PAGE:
I am so sorry to hear that the inexcusable actions of somebody else has contributed to you living in fear. It's not fair, and it should have never happened. But the most proactive thing you can do for yourself is get tested and start the process of reclaiming your life.
I know, I know. Hear me out. HIV was my "pet" fear for several years. For years I avoided anything related to HIV: articles, charity events, conversations. I even avoided seeking therapy because I knew eventually the therapist would tell me to get tested. And, due to the habits of my past, I had plenty of valid reasons to be afraid of it. (Not to diminish anyone's experiences, but there are lots of people on this forum who are terrified of HIV after one low- or no-risk encounter. Not so with me.) I was sure getting tested would break me mentally. I wasn't ready. I wasn't sure if I'd ever be ready.
I remember exactly what "the last straw" was for me. I came across a story about "National Women and Girls HIV/AIDS Awareness Day" one day in March several years ago. I panicked. I had an internal freakout for days. But I knew what had to be done. It was almost like I was acting outside of myself, if that makes sense. I needed to put this whole thing to bed once and for all. (And, in case I DID have HIV, I needed to see a doctor ASAP.)
The next morning I woke up and asked my husband to take me to our local clinic for a rapid test. At the time, we were lucky to live in a town that had a designated HIV-specific clinic that offered free rapid testing and counseling. It was a godsend.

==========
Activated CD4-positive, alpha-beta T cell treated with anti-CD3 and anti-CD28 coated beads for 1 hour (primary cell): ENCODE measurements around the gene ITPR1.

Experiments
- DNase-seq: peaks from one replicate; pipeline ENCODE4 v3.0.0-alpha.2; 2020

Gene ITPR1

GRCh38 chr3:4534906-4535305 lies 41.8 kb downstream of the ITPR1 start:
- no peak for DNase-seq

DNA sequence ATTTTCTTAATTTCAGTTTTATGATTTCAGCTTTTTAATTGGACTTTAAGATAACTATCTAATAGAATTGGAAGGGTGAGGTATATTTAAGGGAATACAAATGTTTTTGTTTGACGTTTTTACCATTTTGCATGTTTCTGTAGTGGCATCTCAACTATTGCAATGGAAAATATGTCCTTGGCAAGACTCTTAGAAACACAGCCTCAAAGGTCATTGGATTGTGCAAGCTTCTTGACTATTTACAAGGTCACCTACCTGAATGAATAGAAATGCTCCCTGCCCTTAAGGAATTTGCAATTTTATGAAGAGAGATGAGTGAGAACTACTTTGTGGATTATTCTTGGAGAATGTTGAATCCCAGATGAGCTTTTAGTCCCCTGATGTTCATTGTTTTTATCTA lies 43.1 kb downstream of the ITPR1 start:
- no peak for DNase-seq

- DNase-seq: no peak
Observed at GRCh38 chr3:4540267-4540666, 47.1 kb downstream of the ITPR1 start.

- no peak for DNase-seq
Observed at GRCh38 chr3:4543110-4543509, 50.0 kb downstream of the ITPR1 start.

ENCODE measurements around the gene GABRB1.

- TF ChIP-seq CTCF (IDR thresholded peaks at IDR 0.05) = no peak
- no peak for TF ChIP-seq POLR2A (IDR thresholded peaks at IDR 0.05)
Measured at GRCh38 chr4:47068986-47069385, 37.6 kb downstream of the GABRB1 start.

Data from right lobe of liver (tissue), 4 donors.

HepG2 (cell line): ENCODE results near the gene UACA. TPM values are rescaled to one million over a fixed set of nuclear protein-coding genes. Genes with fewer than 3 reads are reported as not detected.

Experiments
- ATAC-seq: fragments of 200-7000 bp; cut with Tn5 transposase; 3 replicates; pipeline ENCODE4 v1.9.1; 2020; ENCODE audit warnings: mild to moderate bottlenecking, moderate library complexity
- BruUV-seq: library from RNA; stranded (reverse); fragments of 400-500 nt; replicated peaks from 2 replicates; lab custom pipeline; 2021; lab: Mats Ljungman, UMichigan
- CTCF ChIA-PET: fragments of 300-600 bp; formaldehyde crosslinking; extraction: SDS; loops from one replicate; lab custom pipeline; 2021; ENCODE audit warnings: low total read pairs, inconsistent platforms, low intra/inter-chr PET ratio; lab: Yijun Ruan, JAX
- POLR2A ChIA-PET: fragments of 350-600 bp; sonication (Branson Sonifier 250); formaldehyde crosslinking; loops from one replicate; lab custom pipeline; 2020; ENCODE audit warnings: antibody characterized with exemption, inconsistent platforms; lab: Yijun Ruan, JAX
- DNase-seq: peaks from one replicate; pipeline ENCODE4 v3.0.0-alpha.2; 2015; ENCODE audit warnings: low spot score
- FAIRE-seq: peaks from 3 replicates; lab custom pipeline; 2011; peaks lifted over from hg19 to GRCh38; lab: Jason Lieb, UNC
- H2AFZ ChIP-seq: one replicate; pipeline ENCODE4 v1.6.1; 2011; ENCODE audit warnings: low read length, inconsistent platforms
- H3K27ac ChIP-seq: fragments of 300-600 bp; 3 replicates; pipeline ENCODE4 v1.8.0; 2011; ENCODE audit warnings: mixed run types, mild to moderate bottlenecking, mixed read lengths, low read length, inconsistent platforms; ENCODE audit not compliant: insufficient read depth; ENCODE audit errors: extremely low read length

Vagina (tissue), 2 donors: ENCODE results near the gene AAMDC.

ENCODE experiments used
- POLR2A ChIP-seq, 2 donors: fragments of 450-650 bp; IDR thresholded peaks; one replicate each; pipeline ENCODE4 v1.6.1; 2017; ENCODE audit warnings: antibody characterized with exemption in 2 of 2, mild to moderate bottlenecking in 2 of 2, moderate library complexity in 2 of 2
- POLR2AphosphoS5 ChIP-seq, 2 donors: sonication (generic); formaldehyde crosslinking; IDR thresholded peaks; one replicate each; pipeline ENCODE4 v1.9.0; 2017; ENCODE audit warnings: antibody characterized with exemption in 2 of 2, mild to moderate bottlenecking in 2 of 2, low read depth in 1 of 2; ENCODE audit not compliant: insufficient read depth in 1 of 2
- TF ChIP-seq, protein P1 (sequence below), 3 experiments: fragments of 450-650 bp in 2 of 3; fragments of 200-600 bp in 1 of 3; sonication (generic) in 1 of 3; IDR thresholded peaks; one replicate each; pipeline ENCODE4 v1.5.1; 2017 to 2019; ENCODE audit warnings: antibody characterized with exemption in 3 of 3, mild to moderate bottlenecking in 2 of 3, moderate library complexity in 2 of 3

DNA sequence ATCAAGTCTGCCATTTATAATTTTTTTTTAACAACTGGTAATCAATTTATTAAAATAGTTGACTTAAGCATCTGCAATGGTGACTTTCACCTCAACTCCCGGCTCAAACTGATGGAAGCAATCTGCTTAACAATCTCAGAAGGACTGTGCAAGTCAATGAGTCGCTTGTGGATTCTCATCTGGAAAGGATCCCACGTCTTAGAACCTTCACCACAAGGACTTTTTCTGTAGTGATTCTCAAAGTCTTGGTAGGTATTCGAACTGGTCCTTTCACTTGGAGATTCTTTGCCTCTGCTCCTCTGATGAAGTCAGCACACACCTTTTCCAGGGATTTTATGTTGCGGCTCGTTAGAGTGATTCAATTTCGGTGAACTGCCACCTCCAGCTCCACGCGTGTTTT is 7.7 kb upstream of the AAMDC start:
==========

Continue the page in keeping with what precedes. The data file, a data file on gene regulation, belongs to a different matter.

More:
Of course, I was negative. Of course. I was so elated, but at the same time, I was incredibly mad at myself for wasting so much time being afraid of something that wasn't even there.
So I suppose what I'm trying to say, in a weird, roundabout way, is that the only person who can help you move forward is you. You can read as much as you want about the symptoms and the timeline of HIV infection. You can listen to dozens of people on internet forums tell you to "just get tested" (as if it's that easy). But in the end, it's all on you. I hope one day soon you decide you're ready.
Hypochondria doesn't operate on logic. I know it's hard to get tested. I know it seems totally impossible. I know because I have been there. But if you have HIV (and you probably don't), you have it whether or not you get tested. Be your own advocate.